By 21CLEO Research Team
Our project has covered a lot of territory in a short time. The early stages were spent forming relationships, conducting interviews, and learning about the context of employer-supported educational opportunities. More recently, our work has shifted to analyzing interview data making sense of what we’re learning.
In qualitative research, that generally means organizing and then reading data sources, systematically adding labels (codes) to chunks of data and organizing data into categories and labeling themes, including commonalities or tensions among the different data sources. In our analysis, we are striving to: 1) understand who working learners are and 2) identify the characteristics of employer-supported education that support persistence.
In order to make our description of working-learners who participate in employer-supported educational activities more vivid, we have taken a unique approach to better represent why characteristics of a particular learning opportunity may or may not align with working-learners’ needs. This approach involves creating personas from interview data we’ve gathered in three areas: mandated courses and training, basic education, and degree or certificate attaining courses/programs.
What is a Persona?
Ward developed personas to help librarians understand their patrons. She described a persona as a detailed description of an imaginary person constructed out of well-understood, highly specified data drawn from real people. Persona means “mask” in Greek, and Nielsen reminds us that the word is used because when designers consider the end user they need to put on the mask of the person for whom they are designing. Persona development is an important phase of the user-centered design process commonly used by instructional designers. A 2009 article by Kouprie and Visser is focused on engineering design. It suggests that if the end user is personified, and can be seen as a real person, a designer develops empathy and can more easily understand or anticipate the user’s needs.
How are Persona Created?
The development of a persona is a human-centered approach to representing complex phenomena. The persona takes the place of a virtual, elastic user by fleshing out a vivid representation of a specific individual with characteristics. As such, a persona invites the readers into a shared understanding of who the users are. From there, the persona can be used to guide design choices that emphasize the user’s goals rather than the user’s tasks.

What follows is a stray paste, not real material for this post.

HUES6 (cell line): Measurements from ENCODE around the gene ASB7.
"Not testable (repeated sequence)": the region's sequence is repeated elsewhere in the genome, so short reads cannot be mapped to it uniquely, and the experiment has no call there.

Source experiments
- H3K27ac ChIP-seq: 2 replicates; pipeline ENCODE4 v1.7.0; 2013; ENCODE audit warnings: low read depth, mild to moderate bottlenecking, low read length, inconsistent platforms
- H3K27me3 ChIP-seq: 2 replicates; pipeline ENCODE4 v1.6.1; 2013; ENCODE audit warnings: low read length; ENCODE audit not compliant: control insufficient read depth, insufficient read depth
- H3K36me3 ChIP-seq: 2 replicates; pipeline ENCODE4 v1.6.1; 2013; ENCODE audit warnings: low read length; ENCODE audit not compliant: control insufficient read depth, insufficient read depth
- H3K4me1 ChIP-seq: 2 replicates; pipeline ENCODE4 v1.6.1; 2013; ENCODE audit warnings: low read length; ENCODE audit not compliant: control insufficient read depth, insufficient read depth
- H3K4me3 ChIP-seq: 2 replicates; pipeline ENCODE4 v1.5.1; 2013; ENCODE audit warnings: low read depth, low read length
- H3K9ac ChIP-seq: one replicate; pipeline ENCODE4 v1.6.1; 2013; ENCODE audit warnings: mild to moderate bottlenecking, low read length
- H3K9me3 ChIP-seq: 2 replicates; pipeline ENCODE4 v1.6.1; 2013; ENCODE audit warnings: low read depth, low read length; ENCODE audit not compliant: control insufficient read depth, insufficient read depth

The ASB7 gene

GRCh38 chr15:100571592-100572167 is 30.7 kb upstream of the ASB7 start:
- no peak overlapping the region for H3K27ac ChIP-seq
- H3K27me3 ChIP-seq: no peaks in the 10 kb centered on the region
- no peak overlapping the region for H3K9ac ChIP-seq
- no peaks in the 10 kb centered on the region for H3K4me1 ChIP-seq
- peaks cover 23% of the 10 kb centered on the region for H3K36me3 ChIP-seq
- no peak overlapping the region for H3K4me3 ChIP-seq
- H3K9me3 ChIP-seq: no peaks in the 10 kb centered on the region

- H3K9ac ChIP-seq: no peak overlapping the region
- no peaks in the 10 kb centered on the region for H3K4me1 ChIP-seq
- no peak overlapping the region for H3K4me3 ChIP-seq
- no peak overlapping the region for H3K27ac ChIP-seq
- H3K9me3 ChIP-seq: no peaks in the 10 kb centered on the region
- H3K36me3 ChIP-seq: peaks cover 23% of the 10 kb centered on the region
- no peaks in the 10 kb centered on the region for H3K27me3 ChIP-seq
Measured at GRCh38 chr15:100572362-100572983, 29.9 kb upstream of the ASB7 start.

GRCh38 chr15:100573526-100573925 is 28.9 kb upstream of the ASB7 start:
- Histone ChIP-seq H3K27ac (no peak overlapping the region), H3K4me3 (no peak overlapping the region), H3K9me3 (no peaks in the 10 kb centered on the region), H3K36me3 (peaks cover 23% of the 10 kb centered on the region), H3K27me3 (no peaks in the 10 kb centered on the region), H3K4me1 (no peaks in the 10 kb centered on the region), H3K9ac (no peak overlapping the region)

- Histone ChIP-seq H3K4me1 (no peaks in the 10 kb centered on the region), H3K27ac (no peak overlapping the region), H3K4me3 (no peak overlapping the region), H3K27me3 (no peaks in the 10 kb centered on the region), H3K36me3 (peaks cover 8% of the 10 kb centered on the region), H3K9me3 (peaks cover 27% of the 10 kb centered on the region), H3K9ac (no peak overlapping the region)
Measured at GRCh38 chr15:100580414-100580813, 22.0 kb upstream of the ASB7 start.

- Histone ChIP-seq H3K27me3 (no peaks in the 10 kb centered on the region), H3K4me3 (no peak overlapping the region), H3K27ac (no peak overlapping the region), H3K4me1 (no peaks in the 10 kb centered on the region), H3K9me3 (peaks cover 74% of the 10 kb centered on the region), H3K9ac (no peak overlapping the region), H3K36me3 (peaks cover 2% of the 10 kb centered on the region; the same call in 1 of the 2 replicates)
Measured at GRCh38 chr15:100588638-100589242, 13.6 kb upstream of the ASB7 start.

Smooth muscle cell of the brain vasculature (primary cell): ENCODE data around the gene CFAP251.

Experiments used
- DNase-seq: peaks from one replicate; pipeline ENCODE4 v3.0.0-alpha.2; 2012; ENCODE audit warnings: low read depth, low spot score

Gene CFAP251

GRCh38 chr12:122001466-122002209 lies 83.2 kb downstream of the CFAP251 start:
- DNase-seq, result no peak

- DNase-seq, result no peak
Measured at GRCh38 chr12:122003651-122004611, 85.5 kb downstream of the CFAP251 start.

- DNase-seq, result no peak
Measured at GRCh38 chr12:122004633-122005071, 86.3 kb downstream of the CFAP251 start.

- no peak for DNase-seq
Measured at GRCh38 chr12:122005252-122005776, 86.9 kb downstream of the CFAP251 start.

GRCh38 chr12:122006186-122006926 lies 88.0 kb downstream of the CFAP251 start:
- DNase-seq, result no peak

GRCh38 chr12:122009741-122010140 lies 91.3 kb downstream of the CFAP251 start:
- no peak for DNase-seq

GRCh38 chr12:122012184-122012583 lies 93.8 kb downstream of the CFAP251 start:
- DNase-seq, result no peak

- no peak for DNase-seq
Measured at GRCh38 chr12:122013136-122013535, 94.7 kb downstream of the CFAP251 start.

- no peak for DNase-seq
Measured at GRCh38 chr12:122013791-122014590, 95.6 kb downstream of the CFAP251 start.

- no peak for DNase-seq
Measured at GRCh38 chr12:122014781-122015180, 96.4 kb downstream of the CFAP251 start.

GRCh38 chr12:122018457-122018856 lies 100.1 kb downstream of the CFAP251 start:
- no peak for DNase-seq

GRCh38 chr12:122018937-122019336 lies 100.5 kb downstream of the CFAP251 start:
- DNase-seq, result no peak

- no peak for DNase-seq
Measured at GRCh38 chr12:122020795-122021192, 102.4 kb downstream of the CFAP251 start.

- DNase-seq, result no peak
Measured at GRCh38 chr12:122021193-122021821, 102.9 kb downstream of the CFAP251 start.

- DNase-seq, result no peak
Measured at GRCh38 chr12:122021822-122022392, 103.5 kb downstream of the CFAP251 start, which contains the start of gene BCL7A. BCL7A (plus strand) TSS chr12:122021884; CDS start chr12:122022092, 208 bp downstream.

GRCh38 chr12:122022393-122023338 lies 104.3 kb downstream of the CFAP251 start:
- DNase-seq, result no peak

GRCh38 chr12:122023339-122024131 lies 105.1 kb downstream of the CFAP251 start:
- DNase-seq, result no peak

Kouprie and Visser created a framework showing a process by which a designer might build empathy for an end-user. In such a process, the designer “steps into the life of the user, wanders around for a while and then steps out of the life of the user with a deeper understanding of this user” (p. 444). The process was illustrated by Baakie, Maddrell, and Stauffer in their writing on creating personas to support instructional design of adult basic skills content (see Figure 1)
The four phases, 1) discovery, (2) immersion, (3) connection, and (4) detachment, describe stages of engagement of the designer with the imagined end-user and guide the designer to develop a curiosity about a learner. The process of persona development can be done by meeting and interviewing different learners or by gathering and analyzing data about them. Immersion involves diving into data to develop a deeper understanding of the learner whereby the designer is able to take the learner’s perspective as a point of reference.
Our Use of Persona Development
Though persona development has been around since the mid-1990’s and used in different disciplines (most especially in human-computer interaction design), it is not an approach commonly used in qualitative research. Qualitative research instead uses a “composite case study” process in which aspects of various people are taken and blended in order to create one story that illustrates a broader perspective. However, a composite case study may not result in “making the working learners’ voices central” — an important end goal of our research study.
Developing personas is a new approach for us. We are using this approach to create a compelling and approachable representation of our aggregated interview data. This research appeals widely to different audiences including practitioners and program developers who may find the persona to be useful in understanding the working learners experiences and can be highly beneficial to consider when designing employer supported educational opportunities. We believe personas suit our immediate need to find a way to clearly show who working learners are and situate our findings within the existing instructional design paradigm.
If you would like to learn more about this project, join us at the virtual COABE conference on Tuesday, July 7th at 9am Pacific/12pm Eastern for our presentation called “Research update: What factors shape 21st Century workplace learning?”